I wish I could have known my father. I would give up a finger if I could magically teleport through time and appear in the neighboring room on this cruise ship (pictured below). I would question him for hours, and I would like to think we could hang out on the deck, smoking and drinking whiskey, well into the night. I guess that kind of thing only happens in science fiction, and while on L.S.D., though.
If you don’t know the story of a man from my alma mater, Greg Louganis, it’s quite interesting, and relevant. It’s entitled Back on Board. Louganis, a gay man at a time in which it was not very accepted, socially, was not offered the coveted “Wheaties box” honor—despite winning two gold medals in high diving in the 1984 Olympics and two in the 1988 games. That and some other issues plagued him—such as being snubbed by the US Diving to occupy a mentorship role for young U.S. Olympic athletes training as high divers—but that story has a happy ending (LINK), as he was recently honored with a retroactive spot on the box. Louganis also did get tapped by U.S. Diving to mentor young athletes, eventually.
Who is Greg Louganis without his sport? Interesting question. It was the subject of a brief NPR interview (LINK).
“When you retire from your sport, it’s almost like you lose a part of yourself. You lose your identity … I retired at 28 … You know, making that transition is not always easy. It’s like, ‘OK, now who am I? Who am I without my sport?’ ~ Greg Louganis
Brooks: “I asked Dominique Dawes, a former Olympic gold-medal gymnast, how normal life felt after competing and winning at the highest levels. She told me that she is happy, but that the adjustment wasn’t easy—and still isn’t, even though she won her last Olympic medal in 2000. ‘My Olympic self would ruin my marriage and leave my kids feeling inadequate,’ she told me, because it is so demanding and hard-driving. ‘Living life as if every day is an Olympics only makes those around me miserable.’”
One can often learn much by reading lyrics from the late, great drummer from the unparalleled rock group, Rush (Neil Peart). To listen to the song once you know the lyrics is even more compelling. Check out the story so artfully told by Peart in the haunting song, Losing It:
The dancer slows her frantic pace
In pain and desperation
Her aching limbs and downcast face
Aglow with perspiration.
Stiff as wire, her lungs on fire
With just the briefest pause
Flooding through her memory are
The echoes of old applause.
She limps across the floor
And closes her bedroom door.
The writer stares with glassy eyes
And defies the empty page
His beard is white, his face is lined
And streaked with tears of rage.
Thirty years ago, how the words would flow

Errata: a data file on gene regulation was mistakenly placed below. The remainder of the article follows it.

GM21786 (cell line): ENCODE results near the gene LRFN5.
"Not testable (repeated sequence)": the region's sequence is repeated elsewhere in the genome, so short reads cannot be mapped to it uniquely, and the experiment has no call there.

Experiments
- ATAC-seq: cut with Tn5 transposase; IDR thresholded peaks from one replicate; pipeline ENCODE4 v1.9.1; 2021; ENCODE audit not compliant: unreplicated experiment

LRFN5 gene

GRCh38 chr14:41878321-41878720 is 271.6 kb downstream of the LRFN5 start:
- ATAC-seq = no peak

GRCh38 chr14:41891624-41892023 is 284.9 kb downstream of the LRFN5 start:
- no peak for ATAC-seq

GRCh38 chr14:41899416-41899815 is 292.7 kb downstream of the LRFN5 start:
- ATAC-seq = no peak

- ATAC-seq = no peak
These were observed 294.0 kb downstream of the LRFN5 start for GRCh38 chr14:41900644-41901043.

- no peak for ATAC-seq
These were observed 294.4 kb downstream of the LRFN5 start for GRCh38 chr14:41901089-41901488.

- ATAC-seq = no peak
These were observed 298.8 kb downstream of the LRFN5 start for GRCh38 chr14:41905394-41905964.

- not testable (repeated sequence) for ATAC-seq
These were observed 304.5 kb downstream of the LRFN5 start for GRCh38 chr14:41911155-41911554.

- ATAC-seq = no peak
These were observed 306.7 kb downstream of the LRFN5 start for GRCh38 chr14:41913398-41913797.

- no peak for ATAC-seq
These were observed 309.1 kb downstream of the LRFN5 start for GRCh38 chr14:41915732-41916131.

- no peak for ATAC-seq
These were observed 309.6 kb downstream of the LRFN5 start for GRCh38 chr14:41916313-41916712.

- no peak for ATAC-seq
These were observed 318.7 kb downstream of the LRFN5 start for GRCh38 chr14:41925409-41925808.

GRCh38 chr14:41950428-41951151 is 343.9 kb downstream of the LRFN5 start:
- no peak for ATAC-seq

With passion and precision
But now his mind is dark and dulled
By sickness and indecision
And he stares out the kitchen door
Where the sun will rise no more.
Some are born to move the world
To live their fantasies
But most of us just dream about
The things we’d like to be.
Sadder still to watch it die
Than never to have known it
For you, the blind who once could see
The bell tolls for thee, bell tolls for thee.
A person with the handle “tGibbs3” has this to say about the song:
“Peart is heavily influenced by Hemmingway many times in his lyrics. This one is a complete tribute to Hemmingway: he was a tough guy hunter/fisherman/boxer/bullfighting enthusiast who found it intolerable as he got older and lost his abilities, especially his writing ability, and then killed himself. ‘Where the sun will rise no more‘ is a direct reference to his novel ‘The sun also rises’, and ‘the bell tolls for thee’ a reference to his novel For Whom the Bell Tolls. So, Hemmingway is the writer finding that the words will not flow with passion and precision (he is known for his precise style). Interestingly, Hemmingway coined the phrase ‘grace under pressure’, the name of the subsequent Rush album. Hemmingway was not able to find grace under pressure, and shot himself.” (LINK)
Considering Peart was a perfectionist, and a really nice guy, the fact that he could write this is kind of frightening to think about when one considers that he died a horiffic death to brain cancer in 2019. You know how they say “It couldn’t have happened to a nicer person”? Yep, that’s the deal here.
Sadder still to watch it die/ Than never to have known it is haunting to me, not only when I think about success, fulfillment, and so on in my own life, but especially when I consider my father.
I catch my breath when I think that Peart lost his wife to a biking accident and his daughter to cancer within a year of each other. Just when you think you had a nice life, wham, desolation and despair. About the experience, Peart said “I am married to a dream girl, but the path that brought me to her was harsh and paved with broken glass. It left me cut and bleeding and scarred for life, and the price I paid for where I am now was almost more than I could survive.”